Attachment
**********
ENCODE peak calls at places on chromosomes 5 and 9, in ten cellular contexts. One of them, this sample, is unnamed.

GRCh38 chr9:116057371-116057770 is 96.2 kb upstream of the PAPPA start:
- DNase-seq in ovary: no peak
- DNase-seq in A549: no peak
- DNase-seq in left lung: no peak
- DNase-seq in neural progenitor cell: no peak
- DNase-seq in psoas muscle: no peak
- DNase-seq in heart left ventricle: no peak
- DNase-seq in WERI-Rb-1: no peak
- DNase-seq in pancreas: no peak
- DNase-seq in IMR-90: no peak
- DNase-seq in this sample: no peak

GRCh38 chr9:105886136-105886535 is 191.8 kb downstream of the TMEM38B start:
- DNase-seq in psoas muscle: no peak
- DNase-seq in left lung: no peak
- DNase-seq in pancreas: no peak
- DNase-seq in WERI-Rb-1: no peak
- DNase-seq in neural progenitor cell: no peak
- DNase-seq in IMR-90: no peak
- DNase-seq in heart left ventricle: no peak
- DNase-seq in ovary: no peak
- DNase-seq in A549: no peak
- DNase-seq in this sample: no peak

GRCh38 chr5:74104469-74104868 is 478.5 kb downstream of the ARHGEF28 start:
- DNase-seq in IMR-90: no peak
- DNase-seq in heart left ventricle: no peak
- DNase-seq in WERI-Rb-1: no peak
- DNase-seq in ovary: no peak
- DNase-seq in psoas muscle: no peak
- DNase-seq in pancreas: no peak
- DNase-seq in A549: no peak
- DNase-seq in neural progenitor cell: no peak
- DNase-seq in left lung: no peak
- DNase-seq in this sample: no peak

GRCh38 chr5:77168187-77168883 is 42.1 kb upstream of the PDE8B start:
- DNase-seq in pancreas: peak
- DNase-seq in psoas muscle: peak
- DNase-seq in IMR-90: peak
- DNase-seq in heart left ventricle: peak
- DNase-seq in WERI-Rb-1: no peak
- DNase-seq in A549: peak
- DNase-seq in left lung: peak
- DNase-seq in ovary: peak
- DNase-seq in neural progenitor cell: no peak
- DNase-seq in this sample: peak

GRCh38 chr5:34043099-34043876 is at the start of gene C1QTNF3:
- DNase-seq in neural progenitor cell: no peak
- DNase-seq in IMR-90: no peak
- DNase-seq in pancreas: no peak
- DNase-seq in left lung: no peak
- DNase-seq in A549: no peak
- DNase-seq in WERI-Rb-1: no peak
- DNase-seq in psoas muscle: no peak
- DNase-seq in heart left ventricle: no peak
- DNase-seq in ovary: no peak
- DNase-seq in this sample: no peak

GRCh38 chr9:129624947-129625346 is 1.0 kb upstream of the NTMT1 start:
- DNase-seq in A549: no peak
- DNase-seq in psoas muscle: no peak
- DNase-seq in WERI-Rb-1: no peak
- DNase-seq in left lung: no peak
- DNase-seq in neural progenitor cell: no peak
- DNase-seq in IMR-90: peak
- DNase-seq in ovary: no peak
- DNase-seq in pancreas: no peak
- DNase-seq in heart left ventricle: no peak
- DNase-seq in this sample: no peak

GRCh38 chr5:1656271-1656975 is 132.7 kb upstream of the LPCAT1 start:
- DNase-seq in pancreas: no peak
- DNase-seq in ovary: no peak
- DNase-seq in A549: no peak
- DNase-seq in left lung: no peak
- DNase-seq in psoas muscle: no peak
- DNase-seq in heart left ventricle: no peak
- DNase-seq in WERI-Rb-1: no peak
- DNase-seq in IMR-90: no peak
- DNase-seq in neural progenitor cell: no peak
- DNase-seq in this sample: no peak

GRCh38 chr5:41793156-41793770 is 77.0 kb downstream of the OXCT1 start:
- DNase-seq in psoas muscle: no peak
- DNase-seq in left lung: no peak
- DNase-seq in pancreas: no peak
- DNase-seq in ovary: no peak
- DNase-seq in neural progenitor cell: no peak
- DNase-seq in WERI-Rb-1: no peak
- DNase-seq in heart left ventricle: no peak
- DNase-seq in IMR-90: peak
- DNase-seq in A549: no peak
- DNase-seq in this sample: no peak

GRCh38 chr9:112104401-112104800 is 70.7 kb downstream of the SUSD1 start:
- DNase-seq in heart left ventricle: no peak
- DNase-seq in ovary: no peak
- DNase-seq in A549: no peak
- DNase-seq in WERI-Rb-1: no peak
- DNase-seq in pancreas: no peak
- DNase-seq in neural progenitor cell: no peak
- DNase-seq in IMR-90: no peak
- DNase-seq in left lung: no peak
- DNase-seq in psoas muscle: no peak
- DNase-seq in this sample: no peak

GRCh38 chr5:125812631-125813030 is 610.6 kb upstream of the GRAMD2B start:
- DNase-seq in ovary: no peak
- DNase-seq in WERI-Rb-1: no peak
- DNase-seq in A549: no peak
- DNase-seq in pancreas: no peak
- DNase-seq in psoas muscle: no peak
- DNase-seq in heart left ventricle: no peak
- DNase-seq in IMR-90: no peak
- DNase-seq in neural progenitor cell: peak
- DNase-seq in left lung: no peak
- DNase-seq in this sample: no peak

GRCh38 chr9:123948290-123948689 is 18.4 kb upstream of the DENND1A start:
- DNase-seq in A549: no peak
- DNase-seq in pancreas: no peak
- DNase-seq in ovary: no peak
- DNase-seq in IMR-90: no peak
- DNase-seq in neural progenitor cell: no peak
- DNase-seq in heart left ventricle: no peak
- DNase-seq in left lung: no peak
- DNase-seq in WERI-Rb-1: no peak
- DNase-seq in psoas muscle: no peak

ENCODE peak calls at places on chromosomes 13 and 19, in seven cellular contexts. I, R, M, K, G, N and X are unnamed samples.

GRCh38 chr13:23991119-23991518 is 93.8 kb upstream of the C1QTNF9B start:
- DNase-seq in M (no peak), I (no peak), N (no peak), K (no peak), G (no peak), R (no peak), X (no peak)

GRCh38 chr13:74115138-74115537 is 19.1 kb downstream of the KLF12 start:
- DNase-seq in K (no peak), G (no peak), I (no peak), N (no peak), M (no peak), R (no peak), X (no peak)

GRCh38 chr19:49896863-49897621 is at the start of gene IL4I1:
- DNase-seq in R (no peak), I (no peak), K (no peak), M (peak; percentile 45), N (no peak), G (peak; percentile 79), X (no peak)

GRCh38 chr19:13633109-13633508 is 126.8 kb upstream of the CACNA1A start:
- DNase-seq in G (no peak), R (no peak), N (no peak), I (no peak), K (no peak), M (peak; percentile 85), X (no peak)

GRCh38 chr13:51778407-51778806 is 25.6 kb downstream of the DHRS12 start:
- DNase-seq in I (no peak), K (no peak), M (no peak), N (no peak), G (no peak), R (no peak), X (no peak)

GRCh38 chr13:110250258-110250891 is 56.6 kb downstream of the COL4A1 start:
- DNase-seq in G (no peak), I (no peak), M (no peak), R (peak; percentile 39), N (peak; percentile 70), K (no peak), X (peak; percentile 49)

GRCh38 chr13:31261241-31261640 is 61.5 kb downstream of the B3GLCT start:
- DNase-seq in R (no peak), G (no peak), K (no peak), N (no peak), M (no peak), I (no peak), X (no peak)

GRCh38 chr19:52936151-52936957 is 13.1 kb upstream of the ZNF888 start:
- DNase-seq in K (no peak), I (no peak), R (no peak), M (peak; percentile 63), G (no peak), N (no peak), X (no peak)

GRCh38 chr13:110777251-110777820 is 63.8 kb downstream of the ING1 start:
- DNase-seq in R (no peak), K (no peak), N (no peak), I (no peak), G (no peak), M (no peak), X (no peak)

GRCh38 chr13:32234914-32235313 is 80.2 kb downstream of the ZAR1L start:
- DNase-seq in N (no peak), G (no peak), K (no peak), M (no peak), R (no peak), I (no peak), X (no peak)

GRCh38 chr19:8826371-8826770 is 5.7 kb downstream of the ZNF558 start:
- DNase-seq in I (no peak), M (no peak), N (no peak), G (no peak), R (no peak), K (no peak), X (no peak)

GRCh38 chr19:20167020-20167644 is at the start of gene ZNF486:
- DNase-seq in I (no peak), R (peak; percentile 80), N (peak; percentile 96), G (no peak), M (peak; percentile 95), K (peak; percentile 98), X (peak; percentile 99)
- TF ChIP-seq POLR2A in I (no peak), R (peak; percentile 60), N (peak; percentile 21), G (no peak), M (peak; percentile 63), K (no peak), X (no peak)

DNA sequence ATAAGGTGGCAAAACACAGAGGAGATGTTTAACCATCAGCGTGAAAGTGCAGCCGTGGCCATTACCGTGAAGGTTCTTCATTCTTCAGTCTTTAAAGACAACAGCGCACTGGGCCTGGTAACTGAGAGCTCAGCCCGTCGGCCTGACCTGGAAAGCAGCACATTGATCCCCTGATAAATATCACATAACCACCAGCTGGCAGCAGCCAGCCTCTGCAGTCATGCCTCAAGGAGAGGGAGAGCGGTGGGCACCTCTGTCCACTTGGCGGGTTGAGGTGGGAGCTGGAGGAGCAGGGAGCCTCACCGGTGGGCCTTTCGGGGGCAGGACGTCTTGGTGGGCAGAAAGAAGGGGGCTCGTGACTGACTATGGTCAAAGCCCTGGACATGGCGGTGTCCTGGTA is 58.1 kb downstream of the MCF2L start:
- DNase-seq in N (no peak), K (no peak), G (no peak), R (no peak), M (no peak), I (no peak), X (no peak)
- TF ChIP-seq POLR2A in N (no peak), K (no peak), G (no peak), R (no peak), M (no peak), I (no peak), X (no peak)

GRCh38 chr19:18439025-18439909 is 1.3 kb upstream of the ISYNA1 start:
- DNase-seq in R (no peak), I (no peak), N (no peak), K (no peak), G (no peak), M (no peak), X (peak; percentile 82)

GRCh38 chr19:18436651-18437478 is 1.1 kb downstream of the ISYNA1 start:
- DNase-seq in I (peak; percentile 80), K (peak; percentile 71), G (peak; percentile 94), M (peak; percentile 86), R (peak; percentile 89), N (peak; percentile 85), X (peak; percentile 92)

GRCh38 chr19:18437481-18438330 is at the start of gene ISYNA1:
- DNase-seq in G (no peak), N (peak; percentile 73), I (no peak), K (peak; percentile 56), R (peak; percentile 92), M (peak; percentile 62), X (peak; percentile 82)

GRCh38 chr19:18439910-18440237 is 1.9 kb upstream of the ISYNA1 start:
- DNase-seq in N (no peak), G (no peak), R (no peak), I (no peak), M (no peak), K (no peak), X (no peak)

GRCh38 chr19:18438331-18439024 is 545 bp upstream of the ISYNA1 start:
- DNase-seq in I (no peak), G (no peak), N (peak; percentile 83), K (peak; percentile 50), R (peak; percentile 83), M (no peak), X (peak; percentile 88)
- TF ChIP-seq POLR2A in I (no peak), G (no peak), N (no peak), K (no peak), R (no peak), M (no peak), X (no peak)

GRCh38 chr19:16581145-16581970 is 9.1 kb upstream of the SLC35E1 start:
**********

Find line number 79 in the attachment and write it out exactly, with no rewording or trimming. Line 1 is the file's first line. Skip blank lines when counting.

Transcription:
GRCh38 chr5:41793156-41793770 is 77.0 kb downstream of the OXCT1 start: